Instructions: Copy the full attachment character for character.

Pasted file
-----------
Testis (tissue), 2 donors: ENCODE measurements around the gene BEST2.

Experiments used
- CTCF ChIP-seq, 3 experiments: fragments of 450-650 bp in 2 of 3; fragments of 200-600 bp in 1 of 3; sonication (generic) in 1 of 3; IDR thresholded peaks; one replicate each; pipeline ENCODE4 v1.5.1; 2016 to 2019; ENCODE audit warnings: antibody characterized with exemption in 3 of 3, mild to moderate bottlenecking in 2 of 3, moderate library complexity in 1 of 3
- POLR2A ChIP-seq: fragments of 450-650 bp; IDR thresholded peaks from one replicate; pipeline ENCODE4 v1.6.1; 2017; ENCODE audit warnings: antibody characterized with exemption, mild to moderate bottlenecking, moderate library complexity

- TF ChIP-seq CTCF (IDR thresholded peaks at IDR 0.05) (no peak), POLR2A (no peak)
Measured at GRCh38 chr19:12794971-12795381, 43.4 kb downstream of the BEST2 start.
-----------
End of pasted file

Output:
Testis (tissue), 2 donors: ENCODE measurements around the gene BEST2.

Experiments used
- CTCF ChIP-seq, 3 experiments: fragments of 450-650 bp in 2 of 3; fragments of 200-600 bp in 1 of 3; sonication (generic) in 1 of 3; IDR thresholded peaks; one replicate each; pipeline ENCODE4 v1.5.1; 2016 to 2019; ENCODE audit warnings: antibody characterized with exemption in 3 of 3, mild to moderate bottlenecking in 2 of 3, moderate library complexity in 1 of 3
- POLR2A ChIP-seq: fragments of 450-650 bp; IDR thresholded peaks from one replicate; pipeline ENCODE4 v1.6.1; 2017; ENCODE audit warnings: antibody characterized with exemption, mild to moderate bottlenecking, moderate library complexity

- TF ChIP-seq CTCF (IDR thresholded peaks at IDR 0.05) (no peak), POLR2A (no peak)
Measured at GRCh38 chr19:12794971-12795381, 43.4 kb downstream of the BEST2 start.